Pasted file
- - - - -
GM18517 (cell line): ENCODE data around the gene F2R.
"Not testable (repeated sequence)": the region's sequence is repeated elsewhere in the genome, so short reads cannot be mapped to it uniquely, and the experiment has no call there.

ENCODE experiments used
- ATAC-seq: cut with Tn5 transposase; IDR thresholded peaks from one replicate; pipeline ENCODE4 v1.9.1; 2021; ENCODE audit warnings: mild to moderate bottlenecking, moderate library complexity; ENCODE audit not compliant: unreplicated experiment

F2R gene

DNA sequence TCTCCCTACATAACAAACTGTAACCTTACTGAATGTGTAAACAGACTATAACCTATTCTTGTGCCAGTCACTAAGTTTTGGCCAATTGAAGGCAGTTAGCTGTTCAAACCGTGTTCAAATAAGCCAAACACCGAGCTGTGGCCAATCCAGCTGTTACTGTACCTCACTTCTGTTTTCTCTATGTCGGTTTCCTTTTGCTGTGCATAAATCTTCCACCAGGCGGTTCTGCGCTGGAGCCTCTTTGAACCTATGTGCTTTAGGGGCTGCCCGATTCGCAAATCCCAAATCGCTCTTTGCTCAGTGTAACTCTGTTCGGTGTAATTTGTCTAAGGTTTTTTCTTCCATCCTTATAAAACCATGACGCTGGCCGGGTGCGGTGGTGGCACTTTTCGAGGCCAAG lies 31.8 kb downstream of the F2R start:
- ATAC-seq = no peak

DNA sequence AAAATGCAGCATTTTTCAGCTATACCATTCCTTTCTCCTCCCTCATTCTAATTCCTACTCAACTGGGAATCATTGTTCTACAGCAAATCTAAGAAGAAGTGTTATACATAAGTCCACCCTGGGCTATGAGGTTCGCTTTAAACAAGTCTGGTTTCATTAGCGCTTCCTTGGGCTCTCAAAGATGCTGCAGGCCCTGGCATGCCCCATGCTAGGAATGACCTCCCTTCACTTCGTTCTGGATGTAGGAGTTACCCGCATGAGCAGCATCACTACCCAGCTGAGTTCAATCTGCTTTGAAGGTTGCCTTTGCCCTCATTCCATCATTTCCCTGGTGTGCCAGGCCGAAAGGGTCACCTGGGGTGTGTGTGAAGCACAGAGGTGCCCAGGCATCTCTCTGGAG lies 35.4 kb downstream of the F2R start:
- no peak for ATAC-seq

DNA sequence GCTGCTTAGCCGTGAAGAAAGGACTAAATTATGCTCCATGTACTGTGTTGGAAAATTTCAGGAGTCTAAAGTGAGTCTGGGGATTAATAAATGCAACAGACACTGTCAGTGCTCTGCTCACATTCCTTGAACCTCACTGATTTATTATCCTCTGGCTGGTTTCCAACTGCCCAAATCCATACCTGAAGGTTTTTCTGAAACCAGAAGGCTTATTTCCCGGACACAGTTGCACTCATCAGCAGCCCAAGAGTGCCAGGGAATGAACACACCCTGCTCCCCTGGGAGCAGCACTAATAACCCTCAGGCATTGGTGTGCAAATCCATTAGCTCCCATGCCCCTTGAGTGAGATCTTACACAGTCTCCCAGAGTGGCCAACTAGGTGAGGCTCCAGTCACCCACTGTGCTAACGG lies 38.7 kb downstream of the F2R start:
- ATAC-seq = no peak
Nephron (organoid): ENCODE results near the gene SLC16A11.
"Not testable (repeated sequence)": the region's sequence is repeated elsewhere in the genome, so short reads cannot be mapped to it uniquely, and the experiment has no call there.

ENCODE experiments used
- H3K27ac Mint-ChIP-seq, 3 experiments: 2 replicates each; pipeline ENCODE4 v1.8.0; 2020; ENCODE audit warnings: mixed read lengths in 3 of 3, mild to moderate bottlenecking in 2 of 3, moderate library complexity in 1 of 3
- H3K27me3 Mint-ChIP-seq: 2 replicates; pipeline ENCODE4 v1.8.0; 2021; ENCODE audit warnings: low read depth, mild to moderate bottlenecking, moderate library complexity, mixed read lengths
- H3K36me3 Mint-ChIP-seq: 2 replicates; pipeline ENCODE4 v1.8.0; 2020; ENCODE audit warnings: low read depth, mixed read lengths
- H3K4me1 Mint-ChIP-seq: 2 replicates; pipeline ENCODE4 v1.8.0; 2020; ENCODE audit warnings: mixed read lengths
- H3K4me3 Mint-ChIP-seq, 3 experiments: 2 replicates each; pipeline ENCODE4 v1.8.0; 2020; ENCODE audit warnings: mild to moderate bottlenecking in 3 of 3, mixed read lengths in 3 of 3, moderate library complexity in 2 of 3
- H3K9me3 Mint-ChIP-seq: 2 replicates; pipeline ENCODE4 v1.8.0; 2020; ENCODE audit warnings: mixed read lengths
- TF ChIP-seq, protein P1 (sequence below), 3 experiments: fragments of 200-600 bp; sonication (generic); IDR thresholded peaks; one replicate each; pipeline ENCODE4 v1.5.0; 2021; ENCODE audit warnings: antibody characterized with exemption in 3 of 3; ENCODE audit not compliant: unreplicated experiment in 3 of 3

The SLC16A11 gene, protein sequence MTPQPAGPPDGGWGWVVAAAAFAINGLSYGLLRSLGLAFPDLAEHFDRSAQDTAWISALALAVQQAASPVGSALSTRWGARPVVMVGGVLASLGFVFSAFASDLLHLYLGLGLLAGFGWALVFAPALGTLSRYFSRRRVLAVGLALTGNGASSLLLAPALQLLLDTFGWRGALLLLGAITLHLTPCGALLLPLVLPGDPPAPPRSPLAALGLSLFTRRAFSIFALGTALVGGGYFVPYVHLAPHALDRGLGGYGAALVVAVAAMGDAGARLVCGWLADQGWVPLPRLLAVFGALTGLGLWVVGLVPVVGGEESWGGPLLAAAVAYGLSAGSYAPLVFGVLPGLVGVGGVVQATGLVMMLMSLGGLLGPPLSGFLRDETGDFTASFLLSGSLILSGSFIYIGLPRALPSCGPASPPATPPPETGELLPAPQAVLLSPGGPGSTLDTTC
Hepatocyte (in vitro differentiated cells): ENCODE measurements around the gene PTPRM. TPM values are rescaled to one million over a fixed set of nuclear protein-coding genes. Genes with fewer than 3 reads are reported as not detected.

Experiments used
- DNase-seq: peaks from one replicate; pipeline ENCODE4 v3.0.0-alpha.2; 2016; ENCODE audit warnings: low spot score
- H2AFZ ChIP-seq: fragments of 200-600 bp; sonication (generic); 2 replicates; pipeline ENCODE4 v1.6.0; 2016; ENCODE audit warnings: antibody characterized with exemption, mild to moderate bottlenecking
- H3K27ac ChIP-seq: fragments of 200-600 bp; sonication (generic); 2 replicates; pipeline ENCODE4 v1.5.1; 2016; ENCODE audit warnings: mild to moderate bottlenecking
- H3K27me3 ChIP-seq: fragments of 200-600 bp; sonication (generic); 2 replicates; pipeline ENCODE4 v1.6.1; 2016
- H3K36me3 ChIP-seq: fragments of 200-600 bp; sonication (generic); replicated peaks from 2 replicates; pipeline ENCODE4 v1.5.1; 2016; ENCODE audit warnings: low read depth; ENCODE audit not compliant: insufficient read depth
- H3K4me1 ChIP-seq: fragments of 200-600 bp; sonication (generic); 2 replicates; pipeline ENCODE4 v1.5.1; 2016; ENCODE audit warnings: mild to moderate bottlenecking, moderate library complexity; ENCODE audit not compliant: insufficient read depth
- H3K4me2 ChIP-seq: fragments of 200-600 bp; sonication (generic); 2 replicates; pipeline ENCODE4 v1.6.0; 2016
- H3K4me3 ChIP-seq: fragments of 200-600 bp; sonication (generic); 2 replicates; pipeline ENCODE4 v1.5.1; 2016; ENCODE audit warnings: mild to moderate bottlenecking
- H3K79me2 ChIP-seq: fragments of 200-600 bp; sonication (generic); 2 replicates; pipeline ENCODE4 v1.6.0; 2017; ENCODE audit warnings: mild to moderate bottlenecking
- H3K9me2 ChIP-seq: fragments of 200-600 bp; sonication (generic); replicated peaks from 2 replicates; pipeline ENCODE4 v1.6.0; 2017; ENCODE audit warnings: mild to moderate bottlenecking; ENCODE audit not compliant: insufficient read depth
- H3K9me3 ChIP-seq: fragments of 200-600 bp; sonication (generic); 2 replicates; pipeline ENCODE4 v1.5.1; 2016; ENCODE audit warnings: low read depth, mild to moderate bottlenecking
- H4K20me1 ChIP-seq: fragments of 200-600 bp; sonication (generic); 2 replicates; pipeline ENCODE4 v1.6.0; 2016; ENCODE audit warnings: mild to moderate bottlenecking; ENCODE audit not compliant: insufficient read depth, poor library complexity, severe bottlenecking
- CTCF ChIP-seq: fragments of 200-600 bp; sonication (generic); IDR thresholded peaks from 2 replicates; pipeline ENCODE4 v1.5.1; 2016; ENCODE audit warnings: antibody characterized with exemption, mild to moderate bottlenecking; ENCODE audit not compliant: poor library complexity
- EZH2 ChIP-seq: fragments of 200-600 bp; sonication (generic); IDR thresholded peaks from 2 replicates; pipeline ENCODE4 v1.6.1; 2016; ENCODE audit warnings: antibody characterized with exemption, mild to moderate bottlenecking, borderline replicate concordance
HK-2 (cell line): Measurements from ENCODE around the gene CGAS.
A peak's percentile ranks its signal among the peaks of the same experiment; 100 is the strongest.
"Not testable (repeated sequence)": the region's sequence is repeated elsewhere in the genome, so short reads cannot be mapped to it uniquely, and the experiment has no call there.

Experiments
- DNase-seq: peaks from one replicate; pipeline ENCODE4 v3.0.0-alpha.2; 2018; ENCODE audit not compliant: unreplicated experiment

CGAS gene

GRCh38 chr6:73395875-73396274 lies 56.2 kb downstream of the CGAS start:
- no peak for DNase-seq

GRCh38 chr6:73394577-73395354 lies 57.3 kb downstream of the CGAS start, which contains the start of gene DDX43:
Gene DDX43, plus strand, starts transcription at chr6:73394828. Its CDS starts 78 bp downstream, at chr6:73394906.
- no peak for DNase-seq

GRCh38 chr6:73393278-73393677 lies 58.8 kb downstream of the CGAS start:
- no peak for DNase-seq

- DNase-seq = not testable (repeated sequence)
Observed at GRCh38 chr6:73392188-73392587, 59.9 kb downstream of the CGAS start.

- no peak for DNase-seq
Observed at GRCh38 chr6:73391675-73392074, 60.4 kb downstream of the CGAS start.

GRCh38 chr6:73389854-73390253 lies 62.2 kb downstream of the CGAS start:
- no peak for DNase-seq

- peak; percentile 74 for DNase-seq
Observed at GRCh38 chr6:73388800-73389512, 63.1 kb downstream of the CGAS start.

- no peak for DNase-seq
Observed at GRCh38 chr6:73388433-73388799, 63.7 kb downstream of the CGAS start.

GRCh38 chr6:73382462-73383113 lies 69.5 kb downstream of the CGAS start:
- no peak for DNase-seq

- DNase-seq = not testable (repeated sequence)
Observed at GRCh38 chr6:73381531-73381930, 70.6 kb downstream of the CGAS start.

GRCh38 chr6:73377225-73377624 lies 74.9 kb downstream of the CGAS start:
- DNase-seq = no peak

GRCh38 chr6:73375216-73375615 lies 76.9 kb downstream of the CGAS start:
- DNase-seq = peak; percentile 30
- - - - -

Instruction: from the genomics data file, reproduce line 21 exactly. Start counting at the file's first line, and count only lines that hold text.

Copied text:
- TF ChIP-seq, protein P1 (sequence below), 3 experiments: fragments of 200-600 bp; sonication (generic); IDR thresholded peaks; one replicate each; pipeline ENCODE4 v1.5.0; 2021; ENCODE audit warnings: antibody characterized with exemption in 3 of 3; ENCODE audit not compliant: unreplicated experiment in 3 of 3